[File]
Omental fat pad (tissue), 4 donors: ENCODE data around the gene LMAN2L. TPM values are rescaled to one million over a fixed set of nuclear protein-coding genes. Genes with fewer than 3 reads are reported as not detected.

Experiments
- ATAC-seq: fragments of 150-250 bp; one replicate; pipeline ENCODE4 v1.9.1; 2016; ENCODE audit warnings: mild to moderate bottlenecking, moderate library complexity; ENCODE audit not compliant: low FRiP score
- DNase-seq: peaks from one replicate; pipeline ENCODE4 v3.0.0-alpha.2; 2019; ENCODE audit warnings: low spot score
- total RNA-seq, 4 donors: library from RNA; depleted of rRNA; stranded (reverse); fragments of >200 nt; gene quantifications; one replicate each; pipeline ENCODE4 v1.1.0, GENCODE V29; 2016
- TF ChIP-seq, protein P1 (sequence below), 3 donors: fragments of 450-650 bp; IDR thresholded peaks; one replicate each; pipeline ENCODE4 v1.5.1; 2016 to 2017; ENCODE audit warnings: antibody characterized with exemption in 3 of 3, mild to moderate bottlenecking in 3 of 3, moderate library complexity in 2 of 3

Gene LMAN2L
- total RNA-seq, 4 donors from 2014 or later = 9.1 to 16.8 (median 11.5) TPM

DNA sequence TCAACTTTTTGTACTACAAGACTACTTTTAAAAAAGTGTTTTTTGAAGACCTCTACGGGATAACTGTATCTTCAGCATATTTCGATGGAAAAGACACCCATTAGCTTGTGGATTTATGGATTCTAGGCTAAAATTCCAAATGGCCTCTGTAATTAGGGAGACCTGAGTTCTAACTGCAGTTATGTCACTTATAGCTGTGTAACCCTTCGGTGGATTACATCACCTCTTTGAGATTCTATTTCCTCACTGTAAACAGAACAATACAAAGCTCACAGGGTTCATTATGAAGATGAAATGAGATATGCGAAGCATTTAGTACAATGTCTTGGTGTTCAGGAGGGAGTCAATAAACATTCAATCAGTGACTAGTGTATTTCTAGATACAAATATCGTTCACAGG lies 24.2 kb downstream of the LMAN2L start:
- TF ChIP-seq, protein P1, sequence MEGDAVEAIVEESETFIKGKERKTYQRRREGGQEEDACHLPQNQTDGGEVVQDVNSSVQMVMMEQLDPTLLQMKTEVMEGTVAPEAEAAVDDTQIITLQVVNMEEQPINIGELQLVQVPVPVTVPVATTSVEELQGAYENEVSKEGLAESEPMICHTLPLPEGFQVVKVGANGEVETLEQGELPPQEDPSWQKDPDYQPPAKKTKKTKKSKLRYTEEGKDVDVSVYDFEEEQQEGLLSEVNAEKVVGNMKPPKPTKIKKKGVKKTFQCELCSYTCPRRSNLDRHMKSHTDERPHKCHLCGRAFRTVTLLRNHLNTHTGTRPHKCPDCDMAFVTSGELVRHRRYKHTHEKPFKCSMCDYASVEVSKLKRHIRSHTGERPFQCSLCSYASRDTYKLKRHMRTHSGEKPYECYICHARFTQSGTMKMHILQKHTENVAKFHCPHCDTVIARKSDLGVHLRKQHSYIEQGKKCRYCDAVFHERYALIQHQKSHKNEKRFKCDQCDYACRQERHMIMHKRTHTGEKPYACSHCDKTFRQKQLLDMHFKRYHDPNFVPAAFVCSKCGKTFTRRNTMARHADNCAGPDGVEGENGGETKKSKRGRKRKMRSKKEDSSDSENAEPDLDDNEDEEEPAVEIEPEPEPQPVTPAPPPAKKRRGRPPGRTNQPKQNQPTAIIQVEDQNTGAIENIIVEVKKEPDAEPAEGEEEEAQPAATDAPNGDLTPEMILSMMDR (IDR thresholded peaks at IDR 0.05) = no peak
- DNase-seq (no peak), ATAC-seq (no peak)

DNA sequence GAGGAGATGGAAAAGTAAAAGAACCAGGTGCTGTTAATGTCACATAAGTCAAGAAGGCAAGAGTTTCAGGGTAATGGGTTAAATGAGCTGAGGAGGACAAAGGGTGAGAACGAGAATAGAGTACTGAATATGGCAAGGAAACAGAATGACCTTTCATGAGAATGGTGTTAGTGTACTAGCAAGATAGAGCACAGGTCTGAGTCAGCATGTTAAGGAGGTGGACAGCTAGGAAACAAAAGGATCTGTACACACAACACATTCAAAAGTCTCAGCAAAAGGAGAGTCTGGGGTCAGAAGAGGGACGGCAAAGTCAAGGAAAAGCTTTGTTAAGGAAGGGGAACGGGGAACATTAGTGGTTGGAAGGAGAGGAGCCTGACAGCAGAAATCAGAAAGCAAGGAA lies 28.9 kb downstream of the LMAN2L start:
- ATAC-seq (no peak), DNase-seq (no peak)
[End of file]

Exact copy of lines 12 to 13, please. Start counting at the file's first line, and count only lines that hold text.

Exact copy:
DNA sequence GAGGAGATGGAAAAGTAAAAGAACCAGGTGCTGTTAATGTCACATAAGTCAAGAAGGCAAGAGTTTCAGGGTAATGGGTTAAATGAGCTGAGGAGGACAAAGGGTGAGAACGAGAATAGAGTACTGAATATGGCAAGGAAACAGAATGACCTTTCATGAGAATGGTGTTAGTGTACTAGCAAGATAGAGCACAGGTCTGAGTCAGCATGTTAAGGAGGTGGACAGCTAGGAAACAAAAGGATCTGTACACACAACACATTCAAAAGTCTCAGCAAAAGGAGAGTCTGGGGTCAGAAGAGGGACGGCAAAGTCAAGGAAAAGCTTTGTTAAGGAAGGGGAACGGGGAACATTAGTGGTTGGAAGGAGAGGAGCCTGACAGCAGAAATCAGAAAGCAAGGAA lies 28.9 kb downstream of the LMAN2L start:
- ATAC-seq (no peak), DNase-seq (no peak)